• Under Setup B, Connect to right database, then access the same named table every time. The access paradigm would always be clean:
    • Specific Database
    • Specific Folder under /var/lib/mysql
    • Specfic TableName.

If you want to put different databases on different disks:

  • Under Setup A, symlinks for every table moved to a separate disk will only exacerbate the “number of inodes in a folder” problem. Disk I/O and overall table access complicates more and increases overall server load since .frm files are repeatedly accessed.
  • Under Setup B, simply move a whole database folder into a separate data mount. Disk I/O can be distributed on demand.
  • CAVEAT : Highly discouraged for InnoDB

Speaking metaphorically, which would you rather have?

  • a gigantic apartment with one bedroom, one bathroom and one kitchen (SetupA)
  • multiple apartments, each with its own bedroom, bathroom and kitchen (SetupB)

When it comes to fixing a radiator in an apartment:

  • With Setup A, every tenant can be inconvenienced and must be involved because you have to talk with affected tenants in front of everyone like it’s everybody’s business
  • With Setup B, other than hearing some banging on the wall or in the pipes, tenants can go on with their private lives
  • This list and its metaphors can go on and on

IHMO Although budgets may be a driving force to design/infrastructure decisions, I would easily be in favor of separates databases per client.

I also have an SaaS product and use the same setup as Dave Rix mentioned.

Each customer has their own database

I’d make a few more suggestions:

  • You should have a database “controller” load-balanced (master-master), that stores database location (ip), database name, and customer name. This controller is where your application know where each customer database is.

  • Your application can be anywhere you want – you can have databases for many datacenters around the globe.

  • Your application can grow as much as you want. If it’s an Web SaaS, you can make a load-balanced webserver farm pointing to each database, as time as customer login.

  • You are able to create customized VIEW/Database for some customers – without impacting others. That’s important if you try to offer customization as part of your business.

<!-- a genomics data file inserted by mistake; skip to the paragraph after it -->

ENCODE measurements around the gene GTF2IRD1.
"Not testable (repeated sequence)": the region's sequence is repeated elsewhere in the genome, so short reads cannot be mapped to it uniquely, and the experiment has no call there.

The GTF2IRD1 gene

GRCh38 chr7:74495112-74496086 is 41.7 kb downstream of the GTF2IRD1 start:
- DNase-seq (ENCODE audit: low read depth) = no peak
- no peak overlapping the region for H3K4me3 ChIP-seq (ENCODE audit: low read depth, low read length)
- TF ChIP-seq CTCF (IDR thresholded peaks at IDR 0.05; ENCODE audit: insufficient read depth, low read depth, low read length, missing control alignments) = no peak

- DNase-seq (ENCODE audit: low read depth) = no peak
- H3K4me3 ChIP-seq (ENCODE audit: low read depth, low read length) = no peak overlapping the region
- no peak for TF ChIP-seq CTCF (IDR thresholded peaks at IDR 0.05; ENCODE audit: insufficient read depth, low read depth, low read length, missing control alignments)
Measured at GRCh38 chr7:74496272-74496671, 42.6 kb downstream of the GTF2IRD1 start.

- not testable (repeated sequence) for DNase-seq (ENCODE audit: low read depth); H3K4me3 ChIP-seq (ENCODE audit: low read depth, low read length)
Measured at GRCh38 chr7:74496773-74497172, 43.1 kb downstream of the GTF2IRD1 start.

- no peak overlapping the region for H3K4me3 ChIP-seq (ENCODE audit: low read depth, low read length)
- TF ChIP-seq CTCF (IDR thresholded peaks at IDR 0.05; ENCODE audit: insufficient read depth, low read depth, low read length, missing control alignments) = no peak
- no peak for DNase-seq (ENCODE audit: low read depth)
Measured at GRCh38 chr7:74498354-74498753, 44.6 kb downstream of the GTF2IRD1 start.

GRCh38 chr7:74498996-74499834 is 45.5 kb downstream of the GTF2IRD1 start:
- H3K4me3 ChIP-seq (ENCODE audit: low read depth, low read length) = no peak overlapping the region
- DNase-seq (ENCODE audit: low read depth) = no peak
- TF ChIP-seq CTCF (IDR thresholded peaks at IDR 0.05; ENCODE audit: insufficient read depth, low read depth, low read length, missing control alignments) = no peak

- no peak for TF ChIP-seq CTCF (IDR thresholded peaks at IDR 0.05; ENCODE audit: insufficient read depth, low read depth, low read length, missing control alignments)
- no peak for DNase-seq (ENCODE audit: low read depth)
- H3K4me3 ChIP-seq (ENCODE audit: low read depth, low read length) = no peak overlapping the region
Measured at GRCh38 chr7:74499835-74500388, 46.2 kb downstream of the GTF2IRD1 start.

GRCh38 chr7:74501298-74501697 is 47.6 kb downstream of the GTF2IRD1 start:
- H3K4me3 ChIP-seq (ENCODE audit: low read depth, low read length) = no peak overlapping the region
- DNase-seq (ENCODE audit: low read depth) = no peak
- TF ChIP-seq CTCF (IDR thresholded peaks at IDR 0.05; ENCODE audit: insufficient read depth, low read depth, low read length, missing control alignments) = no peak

• You can set up two web farms + database farms: one for “EDGE” and another for “STABLE” releases. Then, you’ll need to have a small group of customers willing to test things and confirm that everything is working as expected (in other words, quality assurance [QA]), before you apply to all your customers.

  • You should have an automated backup job per database at least once a day.

  • You should have another server to do replication. A same host can replicate many databases (use different ports for each server at same host) if you can’t afford the same amount of “master” and “slave” host servers.

    For example, 5 master servers + 1 slave server with 5 databases running on different ports – just have RAM enough to do it.

  • You should do a “migration” tool to move one database to another server anytime you want.

  • You should migrate VIP customers to more secure / available database server in order to keep your revenue protected. Remember, many times 20% of customers represent 80% of your revenue. Take care of special customers.

  • You should have a backup-delete “garbage” collector, to do a “last backup” and delete database when a customer leaves your company.

  • You must have a database image where you export and use for new accounts.

  • You must have a database patching tool to apply new patches to existing accounts.

  • Keep versions of all your SQL patches, using a versioning tool like subversion or git and create your own numbering also. xxx-4.3.0.sql – sometimes patching goes wrong and you must know how to recover/complete patching task.

Well, this is all I do in my company with a product that has about 5k databases with about 600 tables each.